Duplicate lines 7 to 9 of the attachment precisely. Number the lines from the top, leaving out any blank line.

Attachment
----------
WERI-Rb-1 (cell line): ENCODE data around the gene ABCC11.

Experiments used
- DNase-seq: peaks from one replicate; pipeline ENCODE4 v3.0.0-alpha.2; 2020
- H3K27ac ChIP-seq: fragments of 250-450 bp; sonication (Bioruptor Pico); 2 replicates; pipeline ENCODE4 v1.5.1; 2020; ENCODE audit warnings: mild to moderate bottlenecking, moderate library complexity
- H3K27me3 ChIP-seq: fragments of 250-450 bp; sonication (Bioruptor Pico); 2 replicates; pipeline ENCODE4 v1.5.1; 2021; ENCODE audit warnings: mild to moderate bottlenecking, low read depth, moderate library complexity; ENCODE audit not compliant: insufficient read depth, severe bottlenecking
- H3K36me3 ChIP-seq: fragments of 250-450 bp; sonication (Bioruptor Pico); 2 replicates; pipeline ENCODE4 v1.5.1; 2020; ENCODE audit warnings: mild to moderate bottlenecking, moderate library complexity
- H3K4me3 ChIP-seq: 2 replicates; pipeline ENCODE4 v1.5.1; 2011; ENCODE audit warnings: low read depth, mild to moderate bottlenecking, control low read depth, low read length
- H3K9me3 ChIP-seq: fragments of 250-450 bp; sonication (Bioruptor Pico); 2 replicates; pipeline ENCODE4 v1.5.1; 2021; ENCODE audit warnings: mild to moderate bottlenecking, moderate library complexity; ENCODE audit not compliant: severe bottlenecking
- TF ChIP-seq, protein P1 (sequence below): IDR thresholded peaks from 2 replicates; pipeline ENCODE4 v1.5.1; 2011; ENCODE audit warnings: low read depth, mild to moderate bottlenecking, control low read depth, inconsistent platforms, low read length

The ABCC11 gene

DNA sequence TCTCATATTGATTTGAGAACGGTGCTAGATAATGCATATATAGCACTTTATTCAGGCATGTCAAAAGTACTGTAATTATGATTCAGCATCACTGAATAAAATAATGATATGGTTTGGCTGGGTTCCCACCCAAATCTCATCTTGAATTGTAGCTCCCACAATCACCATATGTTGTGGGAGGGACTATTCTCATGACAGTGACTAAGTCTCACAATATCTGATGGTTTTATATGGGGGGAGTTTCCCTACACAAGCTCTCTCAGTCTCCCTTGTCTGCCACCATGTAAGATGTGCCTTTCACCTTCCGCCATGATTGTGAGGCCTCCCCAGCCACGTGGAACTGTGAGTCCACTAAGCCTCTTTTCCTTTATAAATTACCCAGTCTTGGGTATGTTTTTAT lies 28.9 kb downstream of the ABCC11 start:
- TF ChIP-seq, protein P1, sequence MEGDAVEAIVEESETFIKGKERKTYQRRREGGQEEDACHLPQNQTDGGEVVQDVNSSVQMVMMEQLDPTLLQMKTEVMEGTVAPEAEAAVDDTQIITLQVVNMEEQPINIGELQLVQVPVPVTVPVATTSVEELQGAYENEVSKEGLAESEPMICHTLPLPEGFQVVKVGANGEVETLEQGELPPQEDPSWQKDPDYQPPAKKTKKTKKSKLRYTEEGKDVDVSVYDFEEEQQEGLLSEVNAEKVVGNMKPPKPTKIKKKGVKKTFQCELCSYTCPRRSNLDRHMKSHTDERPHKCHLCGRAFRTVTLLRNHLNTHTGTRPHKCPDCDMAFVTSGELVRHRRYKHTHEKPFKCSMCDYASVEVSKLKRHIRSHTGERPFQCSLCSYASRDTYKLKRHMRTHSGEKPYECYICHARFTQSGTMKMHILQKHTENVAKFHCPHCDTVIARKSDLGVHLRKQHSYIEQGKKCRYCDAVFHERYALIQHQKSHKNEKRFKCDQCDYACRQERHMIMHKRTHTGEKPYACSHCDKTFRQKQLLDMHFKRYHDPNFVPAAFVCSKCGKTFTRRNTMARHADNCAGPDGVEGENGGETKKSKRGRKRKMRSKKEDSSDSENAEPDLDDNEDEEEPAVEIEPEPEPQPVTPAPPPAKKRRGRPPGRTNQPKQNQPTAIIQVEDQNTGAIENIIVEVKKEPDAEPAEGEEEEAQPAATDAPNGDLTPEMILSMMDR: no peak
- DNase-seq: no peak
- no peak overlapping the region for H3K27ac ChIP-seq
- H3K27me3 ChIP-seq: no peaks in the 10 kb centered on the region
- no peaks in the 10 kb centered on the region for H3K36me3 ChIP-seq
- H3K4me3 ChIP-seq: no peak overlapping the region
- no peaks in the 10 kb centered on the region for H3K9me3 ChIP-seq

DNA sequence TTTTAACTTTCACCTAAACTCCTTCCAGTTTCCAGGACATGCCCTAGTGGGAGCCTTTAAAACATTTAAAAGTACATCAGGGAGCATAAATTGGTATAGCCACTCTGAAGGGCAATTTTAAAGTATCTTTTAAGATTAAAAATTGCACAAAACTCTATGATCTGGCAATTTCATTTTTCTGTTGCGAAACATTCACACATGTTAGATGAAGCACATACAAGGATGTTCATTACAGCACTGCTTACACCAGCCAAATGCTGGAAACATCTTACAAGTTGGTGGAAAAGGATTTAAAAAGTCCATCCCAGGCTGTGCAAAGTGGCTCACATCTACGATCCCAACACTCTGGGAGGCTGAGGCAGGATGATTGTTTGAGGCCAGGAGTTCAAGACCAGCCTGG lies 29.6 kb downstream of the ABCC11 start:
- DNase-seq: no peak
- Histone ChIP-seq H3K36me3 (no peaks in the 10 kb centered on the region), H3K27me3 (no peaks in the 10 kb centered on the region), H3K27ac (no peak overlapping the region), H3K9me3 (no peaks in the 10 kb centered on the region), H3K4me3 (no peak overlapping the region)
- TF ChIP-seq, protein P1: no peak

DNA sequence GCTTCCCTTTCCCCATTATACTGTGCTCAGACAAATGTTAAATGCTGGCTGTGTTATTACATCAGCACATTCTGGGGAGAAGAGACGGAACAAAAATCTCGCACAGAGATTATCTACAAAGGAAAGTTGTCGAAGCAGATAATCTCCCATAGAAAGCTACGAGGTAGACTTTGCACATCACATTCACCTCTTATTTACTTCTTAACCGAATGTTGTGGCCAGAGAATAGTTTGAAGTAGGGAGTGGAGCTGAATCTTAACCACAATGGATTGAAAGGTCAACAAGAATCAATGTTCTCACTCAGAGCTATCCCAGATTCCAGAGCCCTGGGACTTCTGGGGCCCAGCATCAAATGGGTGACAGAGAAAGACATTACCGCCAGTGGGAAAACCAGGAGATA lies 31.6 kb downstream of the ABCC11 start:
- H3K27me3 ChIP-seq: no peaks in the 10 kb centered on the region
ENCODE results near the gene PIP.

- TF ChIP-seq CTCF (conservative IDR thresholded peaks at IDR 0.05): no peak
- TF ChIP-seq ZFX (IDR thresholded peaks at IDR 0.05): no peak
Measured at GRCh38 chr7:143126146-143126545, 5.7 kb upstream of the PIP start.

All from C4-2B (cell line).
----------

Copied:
- H3K4me3 ChIP-seq: 2 replicates; pipeline ENCODE4 v1.5.1; 2011; ENCODE audit warnings: low read depth, mild to moderate bottlenecking, control low read depth, low read length
- H3K9me3 ChIP-seq: fragments of 250-450 bp; sonication (Bioruptor Pico); 2 replicates; pipeline ENCODE4 v1.5.1; 2021; ENCODE audit warnings: mild to moderate bottlenecking, moderate library complexity; ENCODE audit not compliant: severe bottlenecking
- TF ChIP-seq, protein P1 (sequence below): IDR thresholded peaks from 2 replicates; pipeline ENCODE4 v1.5.1; 2011; ENCODE audit warnings: low read depth, mild to moderate bottlenecking, control low read depth, inconsistent platforms, low read length